By Mike LaBella
A lot of things have been named after Haverhill’s famous poet John Greenleaf Whittier, including a city and glacier in Alaska.
Closer to home, there’s a health center, a road, a middle school and, of course, Whittier Regional Vocational Technical High School.
Now, students on Whittier Regional’s new Robotics Team have linked the noted poet and abolitionist to a high-tech marvel they will use in upcoming robotics competitions in an effort to “abolish” their opponents.
To honor their school’s poet namesake who also fought to abolish slavery, team members named their robot “The Metallic Poet.”
With NASA as a sponsor and the deadline for the students’ first big competition looming, the Robotics Team is highly motivated. Fifteen to 20 students have been meeting every day after school and on Saturdays to design and build a robot they hope will scoop up a large rubbery ball and propel it into a goal.
“We tried the launch and it worked pretty well for the first time,” said Alex Matos, a Whittier sophomore from Groveland. “A lot of people think we should be further along or done by now, but it has taken time.”
Nick Nicolosi, a junior from Haverhill said, “We might have played with the catapult prototypes for too long, but we have it now.”
The school’s FIRST Robotics Team (For Inspiration and Recognition of Science and Technology) will compete against 50 other teams at Nashua South High School Feb. 28 to March 1.
The Whittier students won a $6,000 grant from NASA and received $1,000 each from BAE Systems in Nashua and Raytheon Company in support of their efforts.
“Companies sponsor us because they recognize the importance of introducing students to engineering,” said Robert Beaton, an electronics/robotics teacher at Whittier.
Beaton said the money was used to buy the software, electronics and a kit of parts to build the robot.
Whittier’s team is seeking further donations as it is allowed to spend an additional $2,500 on parts. The team will also compete in a second competition March 28 and 29 at Northeastern University in Boston.
During a recent work session, students looked at and adjusted a tangle of wires and components on what looks like a complex lawnmower. A D-Link wireless hub, which allows it to communicate to the driver station laptop, sits near an on-board air compressor, electrical motors and transmissions. Surgical tubing is wrapped around a handle to provide spring on the launch bar.
“It’s been an experience,” Nick Nicolosi said. “It’s been fun to create something using our knowledge that can actually drive.’’
Alex Matos agreed.
“I wanted to expand my knowledge in robotics and get some experience with programming,” he said. “It’s been enjoyable just building something and seeing it work.”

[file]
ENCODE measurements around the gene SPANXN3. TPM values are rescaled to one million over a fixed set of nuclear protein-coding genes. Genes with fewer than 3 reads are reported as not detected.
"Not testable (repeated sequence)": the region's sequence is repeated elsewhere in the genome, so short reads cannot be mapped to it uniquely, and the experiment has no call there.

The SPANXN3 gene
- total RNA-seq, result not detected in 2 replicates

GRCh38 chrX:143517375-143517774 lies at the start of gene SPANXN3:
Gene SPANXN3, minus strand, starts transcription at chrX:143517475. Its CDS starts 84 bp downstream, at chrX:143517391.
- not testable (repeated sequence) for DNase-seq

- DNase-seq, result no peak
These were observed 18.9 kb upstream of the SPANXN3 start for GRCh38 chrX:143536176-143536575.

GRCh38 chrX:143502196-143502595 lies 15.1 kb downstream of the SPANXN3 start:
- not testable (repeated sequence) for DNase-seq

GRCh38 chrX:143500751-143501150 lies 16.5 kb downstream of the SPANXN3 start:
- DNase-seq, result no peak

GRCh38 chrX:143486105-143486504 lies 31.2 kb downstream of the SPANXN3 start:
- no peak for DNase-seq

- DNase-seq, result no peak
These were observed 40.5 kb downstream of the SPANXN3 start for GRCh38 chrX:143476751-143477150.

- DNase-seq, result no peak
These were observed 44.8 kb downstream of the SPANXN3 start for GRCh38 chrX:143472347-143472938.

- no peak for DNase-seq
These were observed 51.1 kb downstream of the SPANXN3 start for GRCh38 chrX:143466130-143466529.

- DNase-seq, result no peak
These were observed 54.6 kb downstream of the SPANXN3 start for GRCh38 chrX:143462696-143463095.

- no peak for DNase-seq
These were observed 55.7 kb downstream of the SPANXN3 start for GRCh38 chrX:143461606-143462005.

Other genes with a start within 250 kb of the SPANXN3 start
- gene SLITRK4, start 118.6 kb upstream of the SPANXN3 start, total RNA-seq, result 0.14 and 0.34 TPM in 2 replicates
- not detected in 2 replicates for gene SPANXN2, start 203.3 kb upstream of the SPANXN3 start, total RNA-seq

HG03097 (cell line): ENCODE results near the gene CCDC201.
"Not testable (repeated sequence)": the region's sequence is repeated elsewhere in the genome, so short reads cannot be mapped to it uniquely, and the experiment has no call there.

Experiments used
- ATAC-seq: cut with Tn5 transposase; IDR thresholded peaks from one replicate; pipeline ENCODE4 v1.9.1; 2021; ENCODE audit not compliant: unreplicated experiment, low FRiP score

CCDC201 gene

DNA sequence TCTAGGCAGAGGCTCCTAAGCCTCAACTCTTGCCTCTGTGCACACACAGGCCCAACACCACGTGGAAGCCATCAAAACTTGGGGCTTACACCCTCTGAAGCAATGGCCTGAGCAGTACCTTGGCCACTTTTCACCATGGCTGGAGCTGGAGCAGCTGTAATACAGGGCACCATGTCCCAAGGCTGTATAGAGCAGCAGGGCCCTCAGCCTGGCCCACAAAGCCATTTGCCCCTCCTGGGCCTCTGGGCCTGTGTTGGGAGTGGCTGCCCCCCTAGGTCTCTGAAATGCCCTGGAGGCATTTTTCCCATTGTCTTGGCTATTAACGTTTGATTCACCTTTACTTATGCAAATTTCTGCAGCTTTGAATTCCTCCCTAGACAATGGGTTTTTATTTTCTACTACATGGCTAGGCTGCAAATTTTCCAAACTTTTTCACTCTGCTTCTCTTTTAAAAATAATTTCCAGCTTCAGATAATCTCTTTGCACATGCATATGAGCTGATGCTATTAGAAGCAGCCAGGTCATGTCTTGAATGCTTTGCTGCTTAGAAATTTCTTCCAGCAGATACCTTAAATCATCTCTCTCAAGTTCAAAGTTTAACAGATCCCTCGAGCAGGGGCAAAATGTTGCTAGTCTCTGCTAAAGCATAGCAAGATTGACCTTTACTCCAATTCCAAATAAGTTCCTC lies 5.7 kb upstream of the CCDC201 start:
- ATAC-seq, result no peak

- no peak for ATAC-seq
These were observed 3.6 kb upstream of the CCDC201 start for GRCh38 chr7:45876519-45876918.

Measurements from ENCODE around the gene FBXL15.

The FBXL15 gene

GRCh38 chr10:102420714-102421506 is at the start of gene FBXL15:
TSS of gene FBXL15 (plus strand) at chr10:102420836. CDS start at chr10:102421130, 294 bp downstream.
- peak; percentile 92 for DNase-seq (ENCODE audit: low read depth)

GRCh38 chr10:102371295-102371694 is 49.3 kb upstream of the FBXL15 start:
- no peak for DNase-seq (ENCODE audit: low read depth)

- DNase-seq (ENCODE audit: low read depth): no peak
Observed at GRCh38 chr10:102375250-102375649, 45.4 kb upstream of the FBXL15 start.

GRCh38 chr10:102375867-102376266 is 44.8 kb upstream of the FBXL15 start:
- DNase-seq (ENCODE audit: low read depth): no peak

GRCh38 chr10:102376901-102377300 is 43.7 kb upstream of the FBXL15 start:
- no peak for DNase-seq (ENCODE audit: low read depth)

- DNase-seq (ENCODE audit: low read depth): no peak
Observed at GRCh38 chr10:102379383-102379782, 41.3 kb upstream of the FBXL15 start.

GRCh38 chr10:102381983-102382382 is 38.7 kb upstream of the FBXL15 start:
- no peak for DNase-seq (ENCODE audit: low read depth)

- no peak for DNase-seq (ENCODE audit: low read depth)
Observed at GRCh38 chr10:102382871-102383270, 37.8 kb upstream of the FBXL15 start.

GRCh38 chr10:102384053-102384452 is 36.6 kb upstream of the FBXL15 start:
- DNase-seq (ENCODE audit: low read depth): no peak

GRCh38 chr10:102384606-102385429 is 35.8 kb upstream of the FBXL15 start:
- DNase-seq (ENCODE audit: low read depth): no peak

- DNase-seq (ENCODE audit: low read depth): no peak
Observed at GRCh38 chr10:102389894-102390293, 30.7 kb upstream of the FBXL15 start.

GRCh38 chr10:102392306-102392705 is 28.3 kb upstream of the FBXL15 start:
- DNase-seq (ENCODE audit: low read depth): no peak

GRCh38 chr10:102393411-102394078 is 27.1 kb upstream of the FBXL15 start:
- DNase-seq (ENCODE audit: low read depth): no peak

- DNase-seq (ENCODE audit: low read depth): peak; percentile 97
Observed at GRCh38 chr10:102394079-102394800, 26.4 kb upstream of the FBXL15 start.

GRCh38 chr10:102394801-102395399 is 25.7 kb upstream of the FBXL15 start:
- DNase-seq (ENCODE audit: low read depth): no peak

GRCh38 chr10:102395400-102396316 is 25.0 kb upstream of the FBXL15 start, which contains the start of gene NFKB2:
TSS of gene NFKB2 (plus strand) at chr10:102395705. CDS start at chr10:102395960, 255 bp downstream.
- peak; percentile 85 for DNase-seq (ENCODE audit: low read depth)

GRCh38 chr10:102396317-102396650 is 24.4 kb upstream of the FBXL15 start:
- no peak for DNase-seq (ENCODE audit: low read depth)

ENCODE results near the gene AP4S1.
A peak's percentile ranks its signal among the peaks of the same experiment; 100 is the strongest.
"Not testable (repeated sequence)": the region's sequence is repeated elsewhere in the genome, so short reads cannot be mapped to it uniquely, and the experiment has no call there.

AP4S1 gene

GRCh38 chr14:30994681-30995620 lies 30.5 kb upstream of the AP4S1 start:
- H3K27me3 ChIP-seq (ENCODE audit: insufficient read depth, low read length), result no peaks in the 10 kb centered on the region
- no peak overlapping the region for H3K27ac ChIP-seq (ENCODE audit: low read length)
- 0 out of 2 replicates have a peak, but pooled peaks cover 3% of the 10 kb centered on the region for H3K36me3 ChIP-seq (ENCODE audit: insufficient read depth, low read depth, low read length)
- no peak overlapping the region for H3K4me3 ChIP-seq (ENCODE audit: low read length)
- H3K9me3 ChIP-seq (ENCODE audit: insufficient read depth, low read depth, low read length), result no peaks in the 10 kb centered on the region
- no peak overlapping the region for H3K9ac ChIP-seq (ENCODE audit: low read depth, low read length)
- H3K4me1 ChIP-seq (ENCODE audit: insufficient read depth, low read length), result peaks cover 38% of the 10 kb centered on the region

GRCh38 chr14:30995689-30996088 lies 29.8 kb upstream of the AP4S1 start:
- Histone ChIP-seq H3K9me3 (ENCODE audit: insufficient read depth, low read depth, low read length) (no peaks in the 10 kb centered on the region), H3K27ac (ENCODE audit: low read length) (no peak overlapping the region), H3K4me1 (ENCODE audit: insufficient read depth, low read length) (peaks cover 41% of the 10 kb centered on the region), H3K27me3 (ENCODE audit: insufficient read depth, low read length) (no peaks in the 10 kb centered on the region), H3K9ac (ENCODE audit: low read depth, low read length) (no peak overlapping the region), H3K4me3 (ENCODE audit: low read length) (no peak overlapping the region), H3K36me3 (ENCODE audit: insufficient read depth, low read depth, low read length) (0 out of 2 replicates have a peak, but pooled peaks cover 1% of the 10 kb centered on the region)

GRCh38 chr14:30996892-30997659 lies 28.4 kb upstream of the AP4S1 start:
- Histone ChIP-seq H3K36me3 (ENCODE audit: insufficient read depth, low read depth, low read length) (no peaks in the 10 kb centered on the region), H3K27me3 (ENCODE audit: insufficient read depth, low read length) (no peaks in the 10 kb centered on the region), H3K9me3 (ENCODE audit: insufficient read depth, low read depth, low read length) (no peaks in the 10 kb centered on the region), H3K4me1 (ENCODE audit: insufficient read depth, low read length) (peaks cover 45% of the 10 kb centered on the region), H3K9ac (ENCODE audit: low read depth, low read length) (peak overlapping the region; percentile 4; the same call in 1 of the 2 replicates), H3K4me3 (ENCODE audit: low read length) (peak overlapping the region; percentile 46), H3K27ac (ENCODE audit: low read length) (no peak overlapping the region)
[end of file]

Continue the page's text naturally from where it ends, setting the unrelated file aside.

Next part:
Because the deadline for completing their robot was Feb. 18, team members planned to come to school and work on it on Monday and Tuesday of February school vacation. The “Metallic Poet” had to be packaged up at the end of the day Feb. 18 until was delivered to Nashua.
While robotics students have brainstormed to solve programming and design glitches to allow them to drive the robot from laptop computers, students from other vocational-technical programs at Whittier have eagerly chipped in.
Carpentry students constructed a large table in the robotics shop where the robot was built. Machine technology and metal fabrication students manufactured an aluminum base for the wheels and loader. Parents donated pizza and other food for the team’s Saturday meetings.
Beaton founded the team with fellow teacher Chris Speropolous. Both were hired at Whittier two years ago and have experience with robotics competitions. As teachers at Lynn Tech in 2006, they won the coveted Rookie All-Star Award at the Boston Regional Competition, something they now hope to achieve with the Whittier students. Beaton also founded a team at Nashoba Tech that won the 2011 Boston Regional Rookie All-Star award.
“We still have a lot to do,” said Beaton, adding he was not surprised at the number of students who have committed to the project. “It’s right up their alley.”
The philosophy of the FIRST Program, founded by entrepreneur and inventor Dean Kamen in 1989, is to increase students’ interest in science and technology. A not-for-profit public charity based in Manchester, N.H., FIRST provides high school and college students an opportunity to participate in real-world, time-sensitive technical challenges that mimic situations which occur in the typical engineering environment. More than 4,900 teams have been formed around the world since the program’s first games in 1992.
Making the robot work
Sponsored by NASA, which donated $6,000 to the project
$1,000 donated by BAE Systems in Nashua and the same amount from Raytheon Company
Whittier students meet daily after school and on Saturdays to fine tune it